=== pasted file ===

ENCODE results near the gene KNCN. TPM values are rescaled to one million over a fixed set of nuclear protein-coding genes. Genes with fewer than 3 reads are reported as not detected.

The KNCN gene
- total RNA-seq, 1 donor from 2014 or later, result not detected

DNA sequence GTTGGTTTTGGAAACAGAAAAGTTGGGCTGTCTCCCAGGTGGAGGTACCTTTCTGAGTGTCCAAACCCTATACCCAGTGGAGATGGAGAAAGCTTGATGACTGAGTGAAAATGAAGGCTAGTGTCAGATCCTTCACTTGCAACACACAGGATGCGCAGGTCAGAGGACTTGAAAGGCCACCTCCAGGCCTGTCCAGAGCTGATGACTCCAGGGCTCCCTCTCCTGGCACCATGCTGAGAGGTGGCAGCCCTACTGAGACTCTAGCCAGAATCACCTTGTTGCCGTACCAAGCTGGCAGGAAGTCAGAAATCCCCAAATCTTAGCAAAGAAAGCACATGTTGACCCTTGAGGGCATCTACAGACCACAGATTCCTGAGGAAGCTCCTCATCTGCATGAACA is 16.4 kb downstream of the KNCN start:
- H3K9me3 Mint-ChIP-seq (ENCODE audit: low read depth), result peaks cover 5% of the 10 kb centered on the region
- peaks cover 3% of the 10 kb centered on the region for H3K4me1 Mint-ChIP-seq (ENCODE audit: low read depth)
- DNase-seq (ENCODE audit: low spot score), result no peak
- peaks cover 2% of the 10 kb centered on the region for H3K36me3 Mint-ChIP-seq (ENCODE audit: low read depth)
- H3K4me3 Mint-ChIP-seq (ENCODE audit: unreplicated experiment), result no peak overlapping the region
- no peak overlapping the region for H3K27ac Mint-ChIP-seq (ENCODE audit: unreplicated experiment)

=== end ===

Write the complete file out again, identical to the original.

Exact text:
ENCODE results near the gene KNCN. TPM values are rescaled to one million over a fixed set of nuclear protein-coding genes. Genes with fewer than 3 reads are reported as not detected.

The KNCN gene
- total RNA-seq, 1 donor from 2014 or later, result not detected

DNA sequence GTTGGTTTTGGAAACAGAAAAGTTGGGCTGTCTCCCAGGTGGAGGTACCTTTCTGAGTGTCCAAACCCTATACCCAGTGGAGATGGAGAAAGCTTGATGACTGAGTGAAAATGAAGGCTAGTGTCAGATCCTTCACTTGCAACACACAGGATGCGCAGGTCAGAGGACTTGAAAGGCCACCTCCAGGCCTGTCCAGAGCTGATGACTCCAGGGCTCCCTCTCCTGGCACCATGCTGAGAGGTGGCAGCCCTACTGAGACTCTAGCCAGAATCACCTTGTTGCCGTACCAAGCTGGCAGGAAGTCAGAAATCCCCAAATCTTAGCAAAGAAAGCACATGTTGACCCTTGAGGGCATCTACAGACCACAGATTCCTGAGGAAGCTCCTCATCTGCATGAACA is 16.4 kb downstream of the KNCN start:
- H3K9me3 Mint-ChIP-seq (ENCODE audit: low read depth), result peaks cover 5% of the 10 kb centered on the region
- peaks cover 3% of the 10 kb centered on the region for H3K4me1 Mint-ChIP-seq (ENCODE audit: low read depth)
- DNase-seq (ENCODE audit: low spot score), result no peak
- peaks cover 2% of the 10 kb centered on the region for H3K36me3 Mint-ChIP-seq (ENCODE audit: low read depth)
- H3K4me3 Mint-ChIP-seq (ENCODE audit: unreplicated experiment), result no peak overlapping the region
- no peak overlapping the region for H3K27ac Mint-ChIP-seq (ENCODE audit: unreplicated experiment)